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Understanding the Multi-Generational Workforce

30 May 2023

Right now, we are living through a very special time. For the first time in history, there are five different generations in the workplace. As exciting as this is, it also presents organizations with new (and unexpected) challenges when it comes to everything from recruitment, onboarding, training, work style and talent retainment. Most managers today are from earlier generations and might be surprised - and even provoked - by the demands and expectations of the younger Generation Z. So how can managers better understand and effectively lead a multi-generational workforce?

If someone asked you what your ideal workplace would look like, do you know how you would respond? This question will get very different answers from members of different generations. Perhaps for some, the first thing that comes to mind is somewhere with great benefits and health coverage. For others, the feeling that your co-workers are like "family", or catered pizza lunch every Friday is more important. With times changing rapidly and the increasing need for people from various generations to co-exist in the same workplace (on-site or hybrid) - elements that used to support the “ideal workplace” have to change.

Let’s first define who the different generations in the workplace are:
  • Generation Z — Born 1997 - 2020
  • Millennials — Born 1981 - 1996
  • Generation X — Born 1965 - 1980
  • Baby Boomers — Born 1946 - 1964
  • Traditionalists — Born 1925 - 1945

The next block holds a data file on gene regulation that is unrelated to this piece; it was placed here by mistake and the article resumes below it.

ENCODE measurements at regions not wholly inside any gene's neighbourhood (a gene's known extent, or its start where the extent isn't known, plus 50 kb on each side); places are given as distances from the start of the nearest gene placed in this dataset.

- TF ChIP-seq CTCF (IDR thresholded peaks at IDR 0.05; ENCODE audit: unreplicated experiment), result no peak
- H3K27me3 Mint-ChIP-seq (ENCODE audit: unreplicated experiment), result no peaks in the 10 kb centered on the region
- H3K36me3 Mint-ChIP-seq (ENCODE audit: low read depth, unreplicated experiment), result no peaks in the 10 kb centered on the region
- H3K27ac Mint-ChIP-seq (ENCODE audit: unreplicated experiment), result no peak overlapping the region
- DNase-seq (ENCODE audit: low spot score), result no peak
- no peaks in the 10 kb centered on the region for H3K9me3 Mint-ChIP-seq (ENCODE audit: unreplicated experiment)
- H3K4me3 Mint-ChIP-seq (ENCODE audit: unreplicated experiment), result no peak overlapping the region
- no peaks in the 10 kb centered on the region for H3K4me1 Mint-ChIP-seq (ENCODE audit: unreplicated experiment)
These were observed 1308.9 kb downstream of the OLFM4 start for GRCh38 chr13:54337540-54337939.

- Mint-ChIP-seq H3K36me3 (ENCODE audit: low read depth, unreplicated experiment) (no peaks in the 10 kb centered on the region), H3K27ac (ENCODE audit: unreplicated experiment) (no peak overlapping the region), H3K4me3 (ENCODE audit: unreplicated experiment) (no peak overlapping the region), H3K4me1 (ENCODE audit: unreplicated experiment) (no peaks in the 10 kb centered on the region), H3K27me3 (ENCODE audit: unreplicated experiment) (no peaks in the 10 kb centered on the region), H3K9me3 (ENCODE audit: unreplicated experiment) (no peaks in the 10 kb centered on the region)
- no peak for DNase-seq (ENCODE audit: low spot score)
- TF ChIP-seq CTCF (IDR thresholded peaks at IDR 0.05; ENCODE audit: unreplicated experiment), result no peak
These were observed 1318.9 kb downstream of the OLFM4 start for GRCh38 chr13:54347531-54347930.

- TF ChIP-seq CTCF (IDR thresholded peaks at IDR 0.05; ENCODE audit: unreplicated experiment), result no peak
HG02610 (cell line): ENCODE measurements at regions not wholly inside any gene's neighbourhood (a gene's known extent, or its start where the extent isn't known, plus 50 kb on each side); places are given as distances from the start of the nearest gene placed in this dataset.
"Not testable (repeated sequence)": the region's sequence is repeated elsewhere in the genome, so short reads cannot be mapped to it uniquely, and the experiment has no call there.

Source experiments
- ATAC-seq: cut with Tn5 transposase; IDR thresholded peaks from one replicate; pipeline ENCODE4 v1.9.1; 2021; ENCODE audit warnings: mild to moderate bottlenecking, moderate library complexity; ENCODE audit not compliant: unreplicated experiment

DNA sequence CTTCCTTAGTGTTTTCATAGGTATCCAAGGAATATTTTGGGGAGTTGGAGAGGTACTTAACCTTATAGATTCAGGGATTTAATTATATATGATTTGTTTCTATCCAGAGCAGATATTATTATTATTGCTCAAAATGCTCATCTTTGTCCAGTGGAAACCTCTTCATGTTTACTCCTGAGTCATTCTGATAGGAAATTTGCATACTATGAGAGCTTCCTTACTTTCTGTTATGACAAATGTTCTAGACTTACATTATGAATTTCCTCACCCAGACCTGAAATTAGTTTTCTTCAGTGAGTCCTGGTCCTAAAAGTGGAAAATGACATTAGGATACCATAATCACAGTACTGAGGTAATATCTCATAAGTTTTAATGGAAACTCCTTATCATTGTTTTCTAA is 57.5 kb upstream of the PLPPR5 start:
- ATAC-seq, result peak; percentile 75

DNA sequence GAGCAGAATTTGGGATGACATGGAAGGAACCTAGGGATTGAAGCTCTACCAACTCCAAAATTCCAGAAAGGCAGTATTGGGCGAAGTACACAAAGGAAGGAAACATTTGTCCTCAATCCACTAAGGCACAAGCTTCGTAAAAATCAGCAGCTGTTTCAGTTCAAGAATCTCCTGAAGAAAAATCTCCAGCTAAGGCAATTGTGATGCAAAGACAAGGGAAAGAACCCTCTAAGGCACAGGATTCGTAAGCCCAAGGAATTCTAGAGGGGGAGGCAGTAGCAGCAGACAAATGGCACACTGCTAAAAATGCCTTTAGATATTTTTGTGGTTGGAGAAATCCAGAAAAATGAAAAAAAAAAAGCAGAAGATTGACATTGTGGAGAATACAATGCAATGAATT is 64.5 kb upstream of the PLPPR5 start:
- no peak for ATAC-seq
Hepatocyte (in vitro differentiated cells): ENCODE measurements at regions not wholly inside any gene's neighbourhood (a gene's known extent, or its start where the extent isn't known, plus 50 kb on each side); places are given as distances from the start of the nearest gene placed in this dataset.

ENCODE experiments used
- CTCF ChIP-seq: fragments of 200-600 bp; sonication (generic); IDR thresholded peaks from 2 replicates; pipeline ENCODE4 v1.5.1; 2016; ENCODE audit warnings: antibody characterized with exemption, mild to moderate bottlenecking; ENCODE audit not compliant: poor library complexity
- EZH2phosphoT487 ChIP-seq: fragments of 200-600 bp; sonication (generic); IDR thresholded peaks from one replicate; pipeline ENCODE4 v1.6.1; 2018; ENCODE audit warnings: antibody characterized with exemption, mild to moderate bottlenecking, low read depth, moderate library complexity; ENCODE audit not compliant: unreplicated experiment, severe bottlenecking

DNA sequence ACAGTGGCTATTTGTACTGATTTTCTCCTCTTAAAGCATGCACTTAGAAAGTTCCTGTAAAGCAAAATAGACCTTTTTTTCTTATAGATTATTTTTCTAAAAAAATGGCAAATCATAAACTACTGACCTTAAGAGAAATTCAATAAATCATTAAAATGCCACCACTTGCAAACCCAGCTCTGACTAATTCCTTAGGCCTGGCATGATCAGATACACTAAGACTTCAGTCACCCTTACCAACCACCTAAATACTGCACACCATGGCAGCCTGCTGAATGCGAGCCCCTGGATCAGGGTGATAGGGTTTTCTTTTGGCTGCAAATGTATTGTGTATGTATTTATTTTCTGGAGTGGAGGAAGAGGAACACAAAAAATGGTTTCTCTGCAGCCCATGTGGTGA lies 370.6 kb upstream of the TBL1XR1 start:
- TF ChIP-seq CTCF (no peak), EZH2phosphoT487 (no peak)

Infographic generations US

Source: Purdue Global 

The mix of all these different generations offers great opportunities. Numerous studies have proven the strength in a diverse workforce. But it also presents a whole new set of challenges. It pretty much calls for five different strategies for recruiting, training, retaining, and succession planning. This is because the qualities, beliefs, cognitive development, and life experiences that define each of these generations vary greatly. In turn, this influences how workers carry out their job responsibilities, respond to change, communicate, handle conflict, etc. It’s important to identify and understand these generational differences and their response to organizational change.


What matters to Generation Z?

Generation Z is the latest generation entering the workplace, and perhaps this is also where the biggest change from earlier generations becomes most evident. Gen Z is the first generation where internet, e-mail and mobile phones were part of their every day lives. They are used to communicating, learning and entertaining themselves online, and they have access to a wealth of information. At Storyals, we know that learning and training on the job is very important for this generation. Dr. Bea Bourne, Professor at Purdue University Global and an expert on generational differences in the workplace, provides research that supports this claim. In her study “Generational Differences in the Workplace” she concluded that

84% of Generation Z expect their employer to provide them with proper training.


Another study from Handshake, an online recruiting platform for higher education students, surveyed students and recent graduates on different factors in the workplace that would motivate them to apply for and stay at a job. The conclusion showed that 1 out of 5 members of Gen Z would be more likely to stay at a job that provided them with various opportunities for upskilling and reskilling. The takeaway for managers here is that talent from Gen Z feels more invested in their job if they are provided with enough opportunities to learn and grow.

To get a better understanding, Storyals spoke to two women from Gen Z to get their view on things.


McCartney is a marketing manager at a satellite and radio broadcasting organization with over 2,000 employees. She describes her ideal workplace as one that allows her to work remotely. She values the flexibility of being able to travel back home to where she grew up in the Midwest, United States, to spend time with her family and dogs or visit her brother in California. She explained that this would be much more difficult if she had to go into the office five days a week. She also loves the fact that she can work from anywhere at any time.